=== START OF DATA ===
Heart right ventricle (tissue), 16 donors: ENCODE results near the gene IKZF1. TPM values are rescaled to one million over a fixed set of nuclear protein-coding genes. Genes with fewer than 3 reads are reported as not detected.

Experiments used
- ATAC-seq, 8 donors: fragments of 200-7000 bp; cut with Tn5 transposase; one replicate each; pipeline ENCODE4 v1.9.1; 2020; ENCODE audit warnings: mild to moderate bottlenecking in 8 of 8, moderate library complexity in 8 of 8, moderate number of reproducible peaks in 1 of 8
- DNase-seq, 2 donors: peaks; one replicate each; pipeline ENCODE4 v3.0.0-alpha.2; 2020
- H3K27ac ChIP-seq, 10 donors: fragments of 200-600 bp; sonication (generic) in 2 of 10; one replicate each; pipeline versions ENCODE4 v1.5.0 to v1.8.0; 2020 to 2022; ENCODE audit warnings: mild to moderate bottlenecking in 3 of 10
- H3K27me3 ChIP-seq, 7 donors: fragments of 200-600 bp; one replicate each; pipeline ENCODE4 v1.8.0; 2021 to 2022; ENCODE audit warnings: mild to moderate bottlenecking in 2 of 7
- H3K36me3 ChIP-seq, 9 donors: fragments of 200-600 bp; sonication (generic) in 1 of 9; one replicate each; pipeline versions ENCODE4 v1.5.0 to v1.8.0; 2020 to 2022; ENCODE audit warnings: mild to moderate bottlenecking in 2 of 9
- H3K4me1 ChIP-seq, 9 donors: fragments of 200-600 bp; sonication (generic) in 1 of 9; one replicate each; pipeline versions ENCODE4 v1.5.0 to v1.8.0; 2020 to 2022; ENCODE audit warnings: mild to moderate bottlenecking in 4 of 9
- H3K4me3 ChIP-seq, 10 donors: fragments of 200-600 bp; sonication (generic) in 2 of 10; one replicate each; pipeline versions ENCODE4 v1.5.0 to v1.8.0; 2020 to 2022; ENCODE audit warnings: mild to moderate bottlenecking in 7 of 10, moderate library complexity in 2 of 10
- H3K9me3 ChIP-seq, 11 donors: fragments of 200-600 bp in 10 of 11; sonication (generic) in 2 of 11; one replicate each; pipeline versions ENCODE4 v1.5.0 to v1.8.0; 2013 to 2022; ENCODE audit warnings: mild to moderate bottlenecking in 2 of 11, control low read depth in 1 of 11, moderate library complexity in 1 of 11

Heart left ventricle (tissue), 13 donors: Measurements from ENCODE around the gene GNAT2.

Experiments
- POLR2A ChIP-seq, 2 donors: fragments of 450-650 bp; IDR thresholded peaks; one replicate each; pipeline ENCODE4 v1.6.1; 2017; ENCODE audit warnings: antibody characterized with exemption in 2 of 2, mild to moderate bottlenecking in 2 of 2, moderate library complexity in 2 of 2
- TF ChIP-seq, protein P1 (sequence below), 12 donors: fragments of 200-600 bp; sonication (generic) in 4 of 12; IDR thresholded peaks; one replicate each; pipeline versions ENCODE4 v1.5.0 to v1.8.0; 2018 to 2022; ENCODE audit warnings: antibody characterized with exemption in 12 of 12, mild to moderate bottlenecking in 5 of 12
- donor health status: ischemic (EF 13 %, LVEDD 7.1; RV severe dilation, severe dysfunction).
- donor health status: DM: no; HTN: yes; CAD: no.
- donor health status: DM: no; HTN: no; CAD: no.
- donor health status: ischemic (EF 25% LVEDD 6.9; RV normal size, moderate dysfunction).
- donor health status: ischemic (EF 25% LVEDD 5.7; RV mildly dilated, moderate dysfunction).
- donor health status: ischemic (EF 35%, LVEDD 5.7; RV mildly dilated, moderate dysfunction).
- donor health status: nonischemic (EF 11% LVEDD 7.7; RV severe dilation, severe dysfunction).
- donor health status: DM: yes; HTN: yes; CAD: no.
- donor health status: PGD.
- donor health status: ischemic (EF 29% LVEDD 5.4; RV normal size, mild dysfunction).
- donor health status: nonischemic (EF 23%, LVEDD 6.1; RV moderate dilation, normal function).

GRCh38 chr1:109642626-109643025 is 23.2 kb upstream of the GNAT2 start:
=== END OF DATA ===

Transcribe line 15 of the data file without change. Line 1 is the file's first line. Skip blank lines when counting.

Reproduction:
- donor health status: ischemic (EF 13 %, LVEDD 7.1; RV severe dilation, severe dysfunction).